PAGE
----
This specialty skin-care product promises to provide even skin tone, but, unfortunately, it doesn't deliver in the way the claims assert. This doesn't instantly fade discolorations, and even over the long run, the results likely will disappoint, especially if you don't use this religiously with a sunscreen during the day.
With a lightweight, silky, serum-like texture it does contain some very good antioxidants and a form of vitamin C (ascorbyl glucoside) that has a small amount of research showing it can be helpful for improving skin discolorations, but we don't know how much is needed in skin-care products to obtain results. Still, it's a helpful antioxidant and the formula contains some good moisture-binding ingredients, too.
This also contains a blend of shiny pigments and other coloring agents to visibly "brighten" skin, but that's a makeup effect, not skin care.
Whether or not you want to pay this much for benefits that are more in line with makeup than with skin care is up to you, but we don’t recommend it. This product definitely contains some good skin-care ingredients, but if an uneven skin tone and/or brown discolorations are your concern, this isn't the most exciting solution. Please see our list of Best Skin-Lightening Products for superior options.
Bring even-toned, younger looking skin to light. Prevage Clarity with Idebenone and Soy Ferulate-C gives skin a brightening boost to help minimize the appearance of those all too visible aging signs - existing age spots, dark spots, freckles and discolorations. This treatment helps skin to regain its look of uncompromised clarity and a youthful glow.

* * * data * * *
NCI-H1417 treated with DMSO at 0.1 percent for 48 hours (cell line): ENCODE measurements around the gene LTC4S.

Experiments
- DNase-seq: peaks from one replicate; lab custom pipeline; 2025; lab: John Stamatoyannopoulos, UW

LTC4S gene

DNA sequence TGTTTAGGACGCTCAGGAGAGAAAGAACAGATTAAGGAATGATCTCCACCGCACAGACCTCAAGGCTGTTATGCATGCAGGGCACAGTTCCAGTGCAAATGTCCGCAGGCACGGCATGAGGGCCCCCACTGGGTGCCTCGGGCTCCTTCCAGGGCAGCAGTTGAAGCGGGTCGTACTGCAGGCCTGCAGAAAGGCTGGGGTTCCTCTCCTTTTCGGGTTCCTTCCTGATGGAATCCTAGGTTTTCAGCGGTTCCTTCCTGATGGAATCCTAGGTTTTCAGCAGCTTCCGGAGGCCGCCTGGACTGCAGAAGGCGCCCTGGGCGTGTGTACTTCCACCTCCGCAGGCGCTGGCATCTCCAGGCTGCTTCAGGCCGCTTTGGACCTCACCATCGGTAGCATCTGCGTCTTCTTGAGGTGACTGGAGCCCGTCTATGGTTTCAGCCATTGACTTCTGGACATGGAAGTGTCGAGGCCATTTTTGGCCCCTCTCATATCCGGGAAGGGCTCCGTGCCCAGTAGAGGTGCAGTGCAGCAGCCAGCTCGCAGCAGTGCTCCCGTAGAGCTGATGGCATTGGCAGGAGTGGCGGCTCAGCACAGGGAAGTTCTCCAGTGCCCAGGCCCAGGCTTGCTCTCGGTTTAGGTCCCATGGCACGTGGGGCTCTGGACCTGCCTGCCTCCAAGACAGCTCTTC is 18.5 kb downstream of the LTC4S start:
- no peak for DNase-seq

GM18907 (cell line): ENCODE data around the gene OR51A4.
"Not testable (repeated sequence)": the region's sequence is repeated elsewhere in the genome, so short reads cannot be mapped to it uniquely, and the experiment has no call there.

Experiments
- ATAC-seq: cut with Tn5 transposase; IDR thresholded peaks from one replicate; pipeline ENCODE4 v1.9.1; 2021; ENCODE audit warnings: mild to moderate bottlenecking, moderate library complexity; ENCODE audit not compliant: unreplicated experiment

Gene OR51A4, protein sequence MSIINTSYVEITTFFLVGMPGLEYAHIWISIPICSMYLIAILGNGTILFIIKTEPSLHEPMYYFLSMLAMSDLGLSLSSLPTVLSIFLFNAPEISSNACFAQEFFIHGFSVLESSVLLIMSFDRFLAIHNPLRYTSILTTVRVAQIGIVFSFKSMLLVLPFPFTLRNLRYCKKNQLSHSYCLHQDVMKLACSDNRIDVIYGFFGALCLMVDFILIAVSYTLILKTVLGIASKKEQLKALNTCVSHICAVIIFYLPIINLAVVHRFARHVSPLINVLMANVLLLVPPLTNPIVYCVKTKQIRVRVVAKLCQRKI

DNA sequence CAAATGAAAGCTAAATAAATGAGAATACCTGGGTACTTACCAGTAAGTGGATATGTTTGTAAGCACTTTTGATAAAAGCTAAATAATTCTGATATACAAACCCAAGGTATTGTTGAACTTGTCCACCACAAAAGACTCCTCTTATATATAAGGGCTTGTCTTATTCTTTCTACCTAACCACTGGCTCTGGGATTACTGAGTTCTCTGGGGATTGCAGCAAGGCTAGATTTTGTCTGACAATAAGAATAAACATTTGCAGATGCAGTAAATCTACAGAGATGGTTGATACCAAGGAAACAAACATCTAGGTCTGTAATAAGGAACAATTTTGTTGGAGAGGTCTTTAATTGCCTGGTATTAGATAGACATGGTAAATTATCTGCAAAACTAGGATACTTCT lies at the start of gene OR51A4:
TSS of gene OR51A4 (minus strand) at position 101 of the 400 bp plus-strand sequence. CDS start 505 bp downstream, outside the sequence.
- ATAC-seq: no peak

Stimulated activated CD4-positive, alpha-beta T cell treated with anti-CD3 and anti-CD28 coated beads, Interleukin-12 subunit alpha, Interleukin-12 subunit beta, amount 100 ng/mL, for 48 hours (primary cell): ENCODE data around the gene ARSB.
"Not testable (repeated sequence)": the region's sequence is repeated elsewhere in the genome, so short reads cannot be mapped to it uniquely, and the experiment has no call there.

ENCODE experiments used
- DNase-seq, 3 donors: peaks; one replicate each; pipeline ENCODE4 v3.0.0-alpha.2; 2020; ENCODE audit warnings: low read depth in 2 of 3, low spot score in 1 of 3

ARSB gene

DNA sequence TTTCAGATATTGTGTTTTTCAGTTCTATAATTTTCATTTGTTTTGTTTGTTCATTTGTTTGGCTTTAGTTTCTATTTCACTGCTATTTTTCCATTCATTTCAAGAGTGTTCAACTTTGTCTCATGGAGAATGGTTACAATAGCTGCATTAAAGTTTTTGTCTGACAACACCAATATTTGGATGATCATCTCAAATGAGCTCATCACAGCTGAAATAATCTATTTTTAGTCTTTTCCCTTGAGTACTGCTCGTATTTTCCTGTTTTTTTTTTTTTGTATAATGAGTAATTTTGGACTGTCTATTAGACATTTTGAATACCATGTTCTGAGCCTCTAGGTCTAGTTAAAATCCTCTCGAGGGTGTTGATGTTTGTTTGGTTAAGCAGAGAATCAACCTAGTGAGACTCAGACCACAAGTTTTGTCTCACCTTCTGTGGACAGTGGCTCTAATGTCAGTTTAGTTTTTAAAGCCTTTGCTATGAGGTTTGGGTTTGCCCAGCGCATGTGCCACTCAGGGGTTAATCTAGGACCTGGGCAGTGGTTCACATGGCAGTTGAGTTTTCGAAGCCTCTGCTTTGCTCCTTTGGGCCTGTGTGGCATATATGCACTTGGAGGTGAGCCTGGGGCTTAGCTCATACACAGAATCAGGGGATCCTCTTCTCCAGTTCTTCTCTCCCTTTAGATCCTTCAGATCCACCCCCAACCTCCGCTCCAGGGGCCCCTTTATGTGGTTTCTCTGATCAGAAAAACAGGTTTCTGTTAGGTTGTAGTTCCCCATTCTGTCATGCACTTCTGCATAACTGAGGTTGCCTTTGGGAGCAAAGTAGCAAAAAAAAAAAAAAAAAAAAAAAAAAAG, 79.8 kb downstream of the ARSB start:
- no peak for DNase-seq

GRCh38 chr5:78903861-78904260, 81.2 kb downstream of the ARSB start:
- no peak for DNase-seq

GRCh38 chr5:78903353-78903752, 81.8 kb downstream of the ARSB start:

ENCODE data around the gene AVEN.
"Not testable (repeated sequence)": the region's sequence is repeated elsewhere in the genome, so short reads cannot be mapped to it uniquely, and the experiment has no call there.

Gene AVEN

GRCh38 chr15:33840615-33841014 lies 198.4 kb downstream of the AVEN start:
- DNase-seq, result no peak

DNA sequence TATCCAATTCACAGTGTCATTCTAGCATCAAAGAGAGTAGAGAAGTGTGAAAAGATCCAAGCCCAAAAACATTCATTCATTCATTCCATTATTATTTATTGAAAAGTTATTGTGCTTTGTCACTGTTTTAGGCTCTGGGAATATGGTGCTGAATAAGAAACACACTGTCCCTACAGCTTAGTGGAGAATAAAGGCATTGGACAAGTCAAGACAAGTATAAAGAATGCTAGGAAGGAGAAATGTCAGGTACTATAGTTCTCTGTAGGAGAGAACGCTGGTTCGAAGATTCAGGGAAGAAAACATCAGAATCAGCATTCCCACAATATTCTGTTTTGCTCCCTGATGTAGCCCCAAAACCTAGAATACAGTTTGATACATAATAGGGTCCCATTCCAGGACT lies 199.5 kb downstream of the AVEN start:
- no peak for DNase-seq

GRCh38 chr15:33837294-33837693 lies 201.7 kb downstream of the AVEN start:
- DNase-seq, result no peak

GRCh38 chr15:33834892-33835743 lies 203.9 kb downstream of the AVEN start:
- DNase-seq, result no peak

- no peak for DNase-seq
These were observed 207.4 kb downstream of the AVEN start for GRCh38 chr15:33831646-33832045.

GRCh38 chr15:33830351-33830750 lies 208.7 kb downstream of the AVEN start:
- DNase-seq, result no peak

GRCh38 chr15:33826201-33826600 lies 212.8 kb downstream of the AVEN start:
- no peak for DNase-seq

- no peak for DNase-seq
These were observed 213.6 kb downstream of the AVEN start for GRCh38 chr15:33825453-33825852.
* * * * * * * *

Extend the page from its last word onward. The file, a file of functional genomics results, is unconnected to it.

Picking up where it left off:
Water, Glycerin, Dimethicone, Butylene Glycol, Caprylyl Methicone, Feruloyl Soy Glycerides, Ascorbyl Glucoside, Tetrahydroxypropyl Ethylene Diamine, Cyclohexasiloxane, Hydroxydecyl Ubiquinone, Palmaria Palmata Extract, Petasites Japonicus Root Extract, Sodium Hyaluronate, Lactic Acid, Cetyl Palmitate, C12-15 Alkyl Benzoate, Glyceryl Stearate, Isohexadecane, PEG-40 Hydrogenated Castor Oil, Propylene Glycol, Sodium PCA, Trehalose, Urea, Octadecenedioic Acid, Acrylamide/Sodium Acryloyldimethyl Taurate Copolymer, Ceteareth-20, Cetearyl Alcohol, Cetyl Alcohol, PEG-100 Stearate, Stearyl Alcohol, Polysorbate 80, Sodium Laureth Sulfate, Polyquaternium-51, Xanthan Gum, Disodium EDTA, Mica, Cyclopentasiloxane, Parfum/Fragrance, Alpha-Isomethyl Ionone, Linalool, Benzoic Acid, Butylparaben, Ethylparaben, Isobutylparaben, Methylparaben, Phenoxyethanol, Potassium Sorbate, Propylparaben, Sorbic Acid, Chlorphenesin, Iron Oxides, Red 4, Titanium Dioxide
Elizabeth Arden At-A-Glance
Strengths: Some excellent serums and a few noteworthy moisturizers; praiseworthy concealers; a handful of well-formulated makeup products including foundation, blush, eyeshadow, and lipstick.
Weaknesses: No products for those battling blemishes; several products whose sunscreen lacks sufficient UVA protection; most of the foundations with sunscreen fail to provide sufficient UVA protection; lackluster eye and brow pencils; some problematic lip color products; jar packaging weakens some otherwise great formulas.